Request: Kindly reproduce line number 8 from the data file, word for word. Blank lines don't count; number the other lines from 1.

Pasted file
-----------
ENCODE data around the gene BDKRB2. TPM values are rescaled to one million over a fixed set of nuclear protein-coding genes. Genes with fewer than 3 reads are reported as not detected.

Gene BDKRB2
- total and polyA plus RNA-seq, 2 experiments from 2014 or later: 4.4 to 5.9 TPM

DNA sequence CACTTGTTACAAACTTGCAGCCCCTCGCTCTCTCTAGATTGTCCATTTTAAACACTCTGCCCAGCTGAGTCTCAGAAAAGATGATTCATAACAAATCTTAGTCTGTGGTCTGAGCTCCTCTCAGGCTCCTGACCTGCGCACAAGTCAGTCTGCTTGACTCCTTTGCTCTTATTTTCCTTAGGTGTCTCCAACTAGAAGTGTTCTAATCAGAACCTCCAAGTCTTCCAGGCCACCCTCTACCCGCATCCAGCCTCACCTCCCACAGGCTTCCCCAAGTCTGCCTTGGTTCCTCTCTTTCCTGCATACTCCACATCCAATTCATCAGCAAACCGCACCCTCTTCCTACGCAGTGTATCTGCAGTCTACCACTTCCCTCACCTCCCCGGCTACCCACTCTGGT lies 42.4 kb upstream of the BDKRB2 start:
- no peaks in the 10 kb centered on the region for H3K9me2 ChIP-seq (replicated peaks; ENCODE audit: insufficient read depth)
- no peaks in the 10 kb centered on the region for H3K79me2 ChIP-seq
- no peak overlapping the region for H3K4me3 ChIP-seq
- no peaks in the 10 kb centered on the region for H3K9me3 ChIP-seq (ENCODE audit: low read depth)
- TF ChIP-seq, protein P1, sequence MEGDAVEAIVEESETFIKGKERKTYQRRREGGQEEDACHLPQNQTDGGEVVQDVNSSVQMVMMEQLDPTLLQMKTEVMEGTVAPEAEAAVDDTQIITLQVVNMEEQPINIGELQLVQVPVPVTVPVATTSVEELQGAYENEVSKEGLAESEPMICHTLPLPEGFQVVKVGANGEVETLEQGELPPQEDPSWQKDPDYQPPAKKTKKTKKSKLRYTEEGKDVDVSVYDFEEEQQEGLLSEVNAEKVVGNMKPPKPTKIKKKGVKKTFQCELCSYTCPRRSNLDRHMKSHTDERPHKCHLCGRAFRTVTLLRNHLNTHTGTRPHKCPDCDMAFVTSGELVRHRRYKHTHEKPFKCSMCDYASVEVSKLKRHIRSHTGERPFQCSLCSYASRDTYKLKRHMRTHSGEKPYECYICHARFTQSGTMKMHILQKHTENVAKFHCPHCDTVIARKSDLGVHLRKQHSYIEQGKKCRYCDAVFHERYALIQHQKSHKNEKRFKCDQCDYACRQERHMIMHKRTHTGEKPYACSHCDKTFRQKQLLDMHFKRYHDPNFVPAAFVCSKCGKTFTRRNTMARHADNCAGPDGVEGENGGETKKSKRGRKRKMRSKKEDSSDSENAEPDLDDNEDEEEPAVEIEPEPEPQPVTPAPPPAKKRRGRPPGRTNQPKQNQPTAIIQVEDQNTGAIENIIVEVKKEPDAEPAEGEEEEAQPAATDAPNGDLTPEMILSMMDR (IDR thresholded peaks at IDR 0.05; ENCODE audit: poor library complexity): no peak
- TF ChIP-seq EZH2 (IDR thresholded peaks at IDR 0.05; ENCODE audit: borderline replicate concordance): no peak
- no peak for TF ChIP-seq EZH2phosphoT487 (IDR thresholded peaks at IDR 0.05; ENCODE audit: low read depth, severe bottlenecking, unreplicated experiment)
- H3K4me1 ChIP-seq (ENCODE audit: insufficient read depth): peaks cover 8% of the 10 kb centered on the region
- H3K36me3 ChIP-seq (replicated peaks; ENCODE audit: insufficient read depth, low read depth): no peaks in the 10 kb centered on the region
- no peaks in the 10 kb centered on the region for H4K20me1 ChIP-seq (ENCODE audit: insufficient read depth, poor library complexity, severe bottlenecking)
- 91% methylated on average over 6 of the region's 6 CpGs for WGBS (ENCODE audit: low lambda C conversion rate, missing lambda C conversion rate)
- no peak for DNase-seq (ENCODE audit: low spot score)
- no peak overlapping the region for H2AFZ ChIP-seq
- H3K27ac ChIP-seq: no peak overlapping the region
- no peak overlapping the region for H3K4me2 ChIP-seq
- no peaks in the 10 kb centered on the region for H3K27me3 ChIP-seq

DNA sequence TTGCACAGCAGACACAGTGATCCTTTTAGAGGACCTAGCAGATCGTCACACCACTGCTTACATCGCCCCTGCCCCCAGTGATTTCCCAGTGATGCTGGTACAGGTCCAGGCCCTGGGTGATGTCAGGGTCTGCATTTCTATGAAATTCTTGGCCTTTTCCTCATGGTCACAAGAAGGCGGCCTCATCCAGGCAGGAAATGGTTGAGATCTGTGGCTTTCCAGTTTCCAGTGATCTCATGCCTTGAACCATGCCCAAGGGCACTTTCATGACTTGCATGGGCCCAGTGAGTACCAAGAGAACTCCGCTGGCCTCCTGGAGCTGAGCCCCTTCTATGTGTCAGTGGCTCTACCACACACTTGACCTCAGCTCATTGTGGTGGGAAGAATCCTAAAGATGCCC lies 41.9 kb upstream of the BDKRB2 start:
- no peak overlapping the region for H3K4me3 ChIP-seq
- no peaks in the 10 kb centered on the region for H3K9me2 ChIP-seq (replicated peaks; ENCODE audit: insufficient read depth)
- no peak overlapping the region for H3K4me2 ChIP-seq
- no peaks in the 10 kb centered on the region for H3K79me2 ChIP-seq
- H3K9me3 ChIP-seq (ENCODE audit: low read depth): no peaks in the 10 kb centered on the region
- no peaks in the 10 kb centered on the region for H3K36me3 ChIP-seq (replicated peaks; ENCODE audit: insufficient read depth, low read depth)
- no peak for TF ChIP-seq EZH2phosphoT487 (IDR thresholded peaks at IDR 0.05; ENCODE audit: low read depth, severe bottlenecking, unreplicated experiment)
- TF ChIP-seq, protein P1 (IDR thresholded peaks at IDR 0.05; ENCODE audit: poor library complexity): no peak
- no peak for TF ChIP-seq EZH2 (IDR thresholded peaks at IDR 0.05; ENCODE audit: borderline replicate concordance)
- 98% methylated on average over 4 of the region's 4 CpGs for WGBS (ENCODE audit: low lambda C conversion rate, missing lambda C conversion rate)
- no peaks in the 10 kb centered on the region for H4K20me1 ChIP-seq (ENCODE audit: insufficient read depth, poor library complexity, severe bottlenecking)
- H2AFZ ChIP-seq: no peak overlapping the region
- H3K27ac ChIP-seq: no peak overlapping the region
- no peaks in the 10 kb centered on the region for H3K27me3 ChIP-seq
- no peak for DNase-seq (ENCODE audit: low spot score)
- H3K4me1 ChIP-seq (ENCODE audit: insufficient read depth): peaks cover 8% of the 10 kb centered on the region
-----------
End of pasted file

- no peaks in the 10 kb centered on the region for H3K9me3 ChIP-seq (ENCODE audit: low read depth)